I work with ambiguity all day. As a business analyst you have to be comfortable with ambiguity and complexity, because that is where the truth is. Continue reading “Handpicked: Classifications, A Listening Politician, Grown Men Cry and Leceister City”
A much shorter version this week. I was travelling with work and ended up reading and listening less than I thought.
Book am I reading (Non-Fiction)
The chapter I have been slow to read this week is called ‘Improving Your Reflecting Skills’.
Put another way this is about improved listening.
I won’t comment much further but leave you with a few selected quotes.
Many times a person will discuss his problems with a spouse or friend and leave without any solution in sight. The speaker will often have greater insight into the problem and the alternatives facing him. He may need time to mull over these ideas and options before moving on to a firm decision.
Though it can be frustrating for the listener to get involved with another and not see the problem resolved immediately, that kind of tension is part of the cost of being a creative listener.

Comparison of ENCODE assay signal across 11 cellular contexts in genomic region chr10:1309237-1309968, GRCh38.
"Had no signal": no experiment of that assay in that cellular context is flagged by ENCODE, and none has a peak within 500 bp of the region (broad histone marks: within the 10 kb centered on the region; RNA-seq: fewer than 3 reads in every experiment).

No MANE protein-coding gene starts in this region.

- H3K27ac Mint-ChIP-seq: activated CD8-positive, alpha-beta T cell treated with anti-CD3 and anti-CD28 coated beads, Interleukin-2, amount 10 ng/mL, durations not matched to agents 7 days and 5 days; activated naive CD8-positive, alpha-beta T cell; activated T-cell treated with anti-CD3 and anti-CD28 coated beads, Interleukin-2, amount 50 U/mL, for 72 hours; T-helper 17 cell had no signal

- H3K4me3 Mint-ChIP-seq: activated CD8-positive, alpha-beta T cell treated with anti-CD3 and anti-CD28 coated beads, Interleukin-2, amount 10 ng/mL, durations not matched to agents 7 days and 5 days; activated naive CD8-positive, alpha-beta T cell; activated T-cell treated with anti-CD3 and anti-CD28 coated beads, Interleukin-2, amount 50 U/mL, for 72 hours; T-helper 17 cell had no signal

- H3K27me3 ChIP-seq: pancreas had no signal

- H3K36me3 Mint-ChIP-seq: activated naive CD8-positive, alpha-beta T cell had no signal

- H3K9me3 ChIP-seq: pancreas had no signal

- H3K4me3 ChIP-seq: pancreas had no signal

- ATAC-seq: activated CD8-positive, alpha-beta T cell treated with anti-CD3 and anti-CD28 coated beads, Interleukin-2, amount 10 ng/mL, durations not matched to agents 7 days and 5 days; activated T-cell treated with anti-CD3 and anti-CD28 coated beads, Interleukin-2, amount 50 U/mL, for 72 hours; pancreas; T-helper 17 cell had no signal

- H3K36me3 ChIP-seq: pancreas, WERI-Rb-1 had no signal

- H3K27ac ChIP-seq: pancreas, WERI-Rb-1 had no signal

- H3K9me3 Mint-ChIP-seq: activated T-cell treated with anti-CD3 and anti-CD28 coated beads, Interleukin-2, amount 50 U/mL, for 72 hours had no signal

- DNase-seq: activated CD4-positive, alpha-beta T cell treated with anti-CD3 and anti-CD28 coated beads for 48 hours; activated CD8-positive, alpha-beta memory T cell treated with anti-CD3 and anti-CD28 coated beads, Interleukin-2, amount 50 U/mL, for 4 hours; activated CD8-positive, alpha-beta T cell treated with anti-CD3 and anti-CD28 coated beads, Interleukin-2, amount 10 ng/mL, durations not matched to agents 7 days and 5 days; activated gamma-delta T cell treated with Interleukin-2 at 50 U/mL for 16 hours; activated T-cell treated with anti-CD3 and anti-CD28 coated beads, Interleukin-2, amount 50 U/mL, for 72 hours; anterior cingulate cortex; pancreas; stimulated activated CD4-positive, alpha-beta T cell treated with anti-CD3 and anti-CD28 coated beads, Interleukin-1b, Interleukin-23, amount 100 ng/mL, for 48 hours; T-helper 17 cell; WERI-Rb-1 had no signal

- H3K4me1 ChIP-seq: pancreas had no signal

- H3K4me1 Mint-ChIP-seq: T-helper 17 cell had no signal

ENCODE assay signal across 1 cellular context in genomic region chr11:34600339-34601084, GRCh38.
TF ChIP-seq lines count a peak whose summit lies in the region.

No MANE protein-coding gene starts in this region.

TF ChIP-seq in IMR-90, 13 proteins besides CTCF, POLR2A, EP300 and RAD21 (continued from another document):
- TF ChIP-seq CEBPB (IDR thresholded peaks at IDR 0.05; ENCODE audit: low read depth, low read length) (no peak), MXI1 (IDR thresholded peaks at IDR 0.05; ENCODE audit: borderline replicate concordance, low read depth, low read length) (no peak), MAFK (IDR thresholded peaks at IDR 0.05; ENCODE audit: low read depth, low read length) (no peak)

That last passage gets to a question that has been on my mind reading this book, and probably gets to something I need to work on; When do you do more than listen?
He goes on:
When people are not heard and responded to, time can be saved in the short run, but in the long run, the resulting misunderstanding and alienation will often require far more time or take an enormous toll on efficiency. Experience has demonstrated that when employers do not take time to listen to employees, when salespersons do not understand their customers’ needs, and when teachers do not hear the concerns of their students, they are far less efficient in accomplishing their tasks. Listening often seems to be inefficient, but when there are strong needs, deep feelings, or important concerns, the refusal to listen is very detrimental and can result in wasted time, effort, and money.
It is hard to take the step back and listen. I find it easy at times, at work in particular. In my job I know that listening and getting it right up front pays off later in a project.
* Emphasis on those quotes is mine.
Continue reading “Handpicked: Listening, Censorship, Thresholds, and Writing”